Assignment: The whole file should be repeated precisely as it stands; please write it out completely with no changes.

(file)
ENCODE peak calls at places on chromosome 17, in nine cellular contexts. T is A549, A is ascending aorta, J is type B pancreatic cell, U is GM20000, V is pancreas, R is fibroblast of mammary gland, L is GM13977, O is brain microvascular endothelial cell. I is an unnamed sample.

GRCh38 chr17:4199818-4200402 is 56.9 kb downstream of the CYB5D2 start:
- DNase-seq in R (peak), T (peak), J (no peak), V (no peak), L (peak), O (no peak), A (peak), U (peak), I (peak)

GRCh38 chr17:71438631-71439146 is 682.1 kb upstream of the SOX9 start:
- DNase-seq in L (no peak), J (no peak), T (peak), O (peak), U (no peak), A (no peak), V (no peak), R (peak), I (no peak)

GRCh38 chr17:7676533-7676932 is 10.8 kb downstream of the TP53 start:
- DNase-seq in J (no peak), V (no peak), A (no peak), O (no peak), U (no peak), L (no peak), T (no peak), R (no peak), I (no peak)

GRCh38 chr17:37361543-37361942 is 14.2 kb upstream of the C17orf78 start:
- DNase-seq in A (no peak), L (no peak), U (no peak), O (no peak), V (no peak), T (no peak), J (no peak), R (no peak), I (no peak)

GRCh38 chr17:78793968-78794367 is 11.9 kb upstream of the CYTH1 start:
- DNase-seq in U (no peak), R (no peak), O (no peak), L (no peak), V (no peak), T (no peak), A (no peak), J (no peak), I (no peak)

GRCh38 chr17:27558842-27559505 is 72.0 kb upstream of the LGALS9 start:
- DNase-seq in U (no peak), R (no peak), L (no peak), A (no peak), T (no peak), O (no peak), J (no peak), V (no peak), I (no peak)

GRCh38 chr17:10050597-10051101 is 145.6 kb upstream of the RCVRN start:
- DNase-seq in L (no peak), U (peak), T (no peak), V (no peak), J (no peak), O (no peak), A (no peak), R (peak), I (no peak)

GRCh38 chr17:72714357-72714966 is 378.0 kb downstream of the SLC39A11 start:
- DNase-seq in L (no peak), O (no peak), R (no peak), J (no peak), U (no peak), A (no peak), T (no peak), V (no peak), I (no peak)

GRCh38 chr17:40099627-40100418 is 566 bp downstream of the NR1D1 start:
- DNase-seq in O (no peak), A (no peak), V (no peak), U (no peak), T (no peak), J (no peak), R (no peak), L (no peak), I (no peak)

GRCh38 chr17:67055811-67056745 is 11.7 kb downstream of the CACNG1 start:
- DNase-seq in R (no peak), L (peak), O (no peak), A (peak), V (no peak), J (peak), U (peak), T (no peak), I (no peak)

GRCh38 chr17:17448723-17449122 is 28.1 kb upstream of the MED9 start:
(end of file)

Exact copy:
ENCODE peak calls at places on chromosome 17, in nine cellular contexts. T is A549, A is ascending aorta, J is type B pancreatic cell, U is GM20000, V is pancreas, R is fibroblast of mammary gland, L is GM13977, O is brain microvascular endothelial cell. I is an unnamed sample.

GRCh38 chr17:4199818-4200402 is 56.9 kb downstream of the CYB5D2 start:
- DNase-seq in R (peak), T (peak), J (no peak), V (no peak), L (peak), O (no peak), A (peak), U (peak), I (peak)

GRCh38 chr17:71438631-71439146 is 682.1 kb upstream of the SOX9 start:
- DNase-seq in L (no peak), J (no peak), T (peak), O (peak), U (no peak), A (no peak), V (no peak), R (peak), I (no peak)

GRCh38 chr17:7676533-7676932 is 10.8 kb downstream of the TP53 start:
- DNase-seq in J (no peak), V (no peak), A (no peak), O (no peak), U (no peak), L (no peak), T (no peak), R (no peak), I (no peak)

GRCh38 chr17:37361543-37361942 is 14.2 kb upstream of the C17orf78 start:
- DNase-seq in A (no peak), L (no peak), U (no peak), O (no peak), V (no peak), T (no peak), J (no peak), R (no peak), I (no peak)

GRCh38 chr17:78793968-78794367 is 11.9 kb upstream of the CYTH1 start:
- DNase-seq in U (no peak), R (no peak), O (no peak), L (no peak), V (no peak), T (no peak), A (no peak), J (no peak), I (no peak)

GRCh38 chr17:27558842-27559505 is 72.0 kb upstream of the LGALS9 start:
- DNase-seq in U (no peak), R (no peak), L (no peak), A (no peak), T (no peak), O (no peak), J (no peak), V (no peak), I (no peak)

GRCh38 chr17:10050597-10051101 is 145.6 kb upstream of the RCVRN start:
- DNase-seq in L (no peak), U (peak), T (no peak), V (no peak), J (no peak), O (no peak), A (no peak), R (peak), I (no peak)

GRCh38 chr17:72714357-72714966 is 378.0 kb downstream of the SLC39A11 start:
- DNase-seq in L (no peak), O (no peak), R (no peak), J (no peak), U (no peak), A (no peak), T (no peak), V (no peak), I (no peak)

GRCh38 chr17:40099627-40100418 is 566 bp downstream of the NR1D1 start:
- DNase-seq in O (no peak), A (no peak), V (no peak), U (no peak), T (no peak), J (no peak), R (no peak), L (no peak), I (no peak)

GRCh38 chr17:67055811-67056745 is 11.7 kb downstream of the CACNG1 start:
- DNase-seq in R (no peak), L (peak), O (no peak), A (peak), V (no peak), J (peak), U (peak), T (no peak), I (no peak)

GRCh38 chr17:17448723-17449122 is 28.1 kb upstream of the MED9 start: